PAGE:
On-line version ISSN 2078-5135
Print version ISSN 0256-9574
SAMJ, S. Afr. med. j. vol.98 n.4 Cape Town Apr. 2008
The expensive Gauteng launch by the health department of two new expert committees probing the country's mortality crisis in infants and children under 5, was labelled by one insider as a 'PR exercise and a wasted chance to get started'.
Among the 30 experts flown from all over the country for the lavish launch, the insider said Health Minister Manto Tshabalala-Msimang selectively trumpeted health care delivery successes among women and children but ignored harsh realities.
Nothing was said about the committee's terms of reference or what resources were being committed to the belated but much-welcomed initiative. It is being regarded warily by obstetricians rendered skeptical by political 'massaging' of earlier maternal mortality data that came from a similar exercise.
Of the latest venture the Izindaba source said, 'It was basically a media launch when it could have been much more substantial and productive. We could have broken into committee and interrogated terms of reference, financing and statistical support, for example. It was a golden opportunity for dialogue - we were all there!'
Health MECs, representatives of WHO, UNICEF, UNDP and UNAIDS and journalists heard Tshabalala-Msimang pointedly request the committees to hold their first meeting 'within the next 3 weeks'. She added that she wanted their first report 'within 6 months' and thereafter annually.
Manto delivers - just the good stuff
In her speech she cited antenatal clinic attendance (94% of mothers attending at least once during pregnancy), PMTCT uptake (60%) and vitamin A supplementation (100% for infants of 6 - 11 months) as shining examples of delivery. There was no reference to research showing 1 in 5 baby deaths in South Africa to be 'completely avoidable', PMTCT coverage of just one-third of the country, nor of HIV/ AIDS accounting for more than half of non-obstetric causes of maternal deaths.1
Research by the country's top paediatricians, epidemiologists and HIV experts paints a far more sober picture of broad mother and child health care delivery, while several dramatic incidents of neonatal and infant deaths have dominated newspaper headlines.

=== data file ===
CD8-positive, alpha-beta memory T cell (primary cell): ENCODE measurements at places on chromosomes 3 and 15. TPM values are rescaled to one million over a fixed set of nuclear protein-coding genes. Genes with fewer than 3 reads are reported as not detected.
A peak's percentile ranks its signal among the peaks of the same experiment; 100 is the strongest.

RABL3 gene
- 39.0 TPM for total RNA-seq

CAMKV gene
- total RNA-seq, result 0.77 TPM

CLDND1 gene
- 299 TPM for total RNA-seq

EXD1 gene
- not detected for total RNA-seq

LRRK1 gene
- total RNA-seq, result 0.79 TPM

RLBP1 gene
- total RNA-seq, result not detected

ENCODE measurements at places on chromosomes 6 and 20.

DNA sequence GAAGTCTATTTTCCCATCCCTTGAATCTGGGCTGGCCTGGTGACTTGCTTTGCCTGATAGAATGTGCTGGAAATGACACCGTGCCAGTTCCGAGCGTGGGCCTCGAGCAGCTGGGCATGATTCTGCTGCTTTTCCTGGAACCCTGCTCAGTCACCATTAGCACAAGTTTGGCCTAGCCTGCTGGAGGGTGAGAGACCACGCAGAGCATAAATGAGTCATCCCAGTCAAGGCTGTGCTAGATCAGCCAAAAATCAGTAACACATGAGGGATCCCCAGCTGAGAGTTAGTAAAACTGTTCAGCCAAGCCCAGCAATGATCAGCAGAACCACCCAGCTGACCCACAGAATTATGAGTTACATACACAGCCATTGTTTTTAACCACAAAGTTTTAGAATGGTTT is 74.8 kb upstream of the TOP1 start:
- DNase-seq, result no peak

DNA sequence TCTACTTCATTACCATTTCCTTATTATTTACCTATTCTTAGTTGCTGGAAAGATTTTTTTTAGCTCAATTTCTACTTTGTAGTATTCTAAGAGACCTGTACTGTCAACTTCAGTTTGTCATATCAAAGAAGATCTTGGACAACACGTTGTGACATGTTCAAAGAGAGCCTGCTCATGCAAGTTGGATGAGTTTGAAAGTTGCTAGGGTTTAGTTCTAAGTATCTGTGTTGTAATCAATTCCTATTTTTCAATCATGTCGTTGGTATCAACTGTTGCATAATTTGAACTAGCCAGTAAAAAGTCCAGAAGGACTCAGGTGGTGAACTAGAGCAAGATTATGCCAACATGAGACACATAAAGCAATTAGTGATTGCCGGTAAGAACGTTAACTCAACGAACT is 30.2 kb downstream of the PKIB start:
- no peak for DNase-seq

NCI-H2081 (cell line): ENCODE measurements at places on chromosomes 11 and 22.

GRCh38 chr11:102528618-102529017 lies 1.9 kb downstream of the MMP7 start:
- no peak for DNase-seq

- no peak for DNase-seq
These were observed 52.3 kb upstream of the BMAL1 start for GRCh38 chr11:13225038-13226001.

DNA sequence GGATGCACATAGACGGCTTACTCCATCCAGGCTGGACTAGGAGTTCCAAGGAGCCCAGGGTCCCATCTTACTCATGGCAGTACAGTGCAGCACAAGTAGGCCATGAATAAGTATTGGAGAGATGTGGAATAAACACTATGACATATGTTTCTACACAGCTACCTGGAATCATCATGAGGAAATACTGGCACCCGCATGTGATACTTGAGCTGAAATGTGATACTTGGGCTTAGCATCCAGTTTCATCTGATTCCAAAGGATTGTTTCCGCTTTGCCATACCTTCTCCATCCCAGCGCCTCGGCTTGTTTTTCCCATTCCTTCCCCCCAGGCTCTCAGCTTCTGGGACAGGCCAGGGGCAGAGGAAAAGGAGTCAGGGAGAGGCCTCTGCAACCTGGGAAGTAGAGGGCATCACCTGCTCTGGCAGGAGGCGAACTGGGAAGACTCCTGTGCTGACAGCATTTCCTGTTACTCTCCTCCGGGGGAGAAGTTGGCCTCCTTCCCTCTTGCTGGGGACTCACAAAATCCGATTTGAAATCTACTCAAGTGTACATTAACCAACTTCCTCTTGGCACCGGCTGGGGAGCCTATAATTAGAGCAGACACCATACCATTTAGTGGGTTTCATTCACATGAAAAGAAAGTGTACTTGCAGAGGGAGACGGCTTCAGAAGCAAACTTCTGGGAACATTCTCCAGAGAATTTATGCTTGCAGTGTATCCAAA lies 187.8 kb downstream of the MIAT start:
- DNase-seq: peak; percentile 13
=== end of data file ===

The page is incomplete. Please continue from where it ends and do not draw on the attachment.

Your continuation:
A KwaZulu-Natal study in June last year showed that, of 2 900 deliveries, less than half of women who were HIV positive identified themselves as such at their 6-week 'wellness visit' and that the transmission rate among them was 30%.1 A combination of maternal denial and seroconversion late in pregnancy (with concomitant high viral load) is aggravating the high incidence of mother-to-child infections.
Tshabalala-Msimang's only concession to the worsening mortality rates for infants and children under 5 (60/1 000 and 95/1 000 respectively)1 was that, 'while significant progress has been made in addressing the challenges of maternal and infant mortality in the country, we believe there is still more that needs to be done'. While the perinatal and infant mortality committees are new, the maternal mortality committee was 'freshened up' because the 3-year terms of several incumbents had expired.
Each committee will consist of 15 members chosen to 'reflect the demographics of the country and various expertise' in the health sector. The committees will help collate and interpret data, record the causes of deaths and contributing factors, and classify each death incident accordingly.
The minister added, 'They will thereafter make recommendations of the measures that need to be taken to address preventable causes and factors'. She conceded this was 'an enormous task' requiring dedication on the part of the committee members and cooperation from various role players within the national health system.
'We need information to filter through from facilities where incidents are first reported up to the national level to enable these committees to have most accurate information that they can work on.'
Besides the UK, South Africa is the only other country in the world that has instituted and sustained confidential enquiries into maternal deaths. The Izindaba source described the older Saving Mothers committee as 'extremely effective', but emphasised that it had taken '7 or 8 years' to deliver its findings.
Please don't massage our data
Its first report stirred debate in the obstetric community when maternal deaths were not attributed to HIV/ AIDS (cited only as a contributory factor), raising questions about the utility of the data for prevention and treatment planning. 'It was perceived as government trying to massage the mortality data in a certain way. This makes the independence and objectivity of the new committees vital. Getting the terms of reference up front becomes really important,' the source said.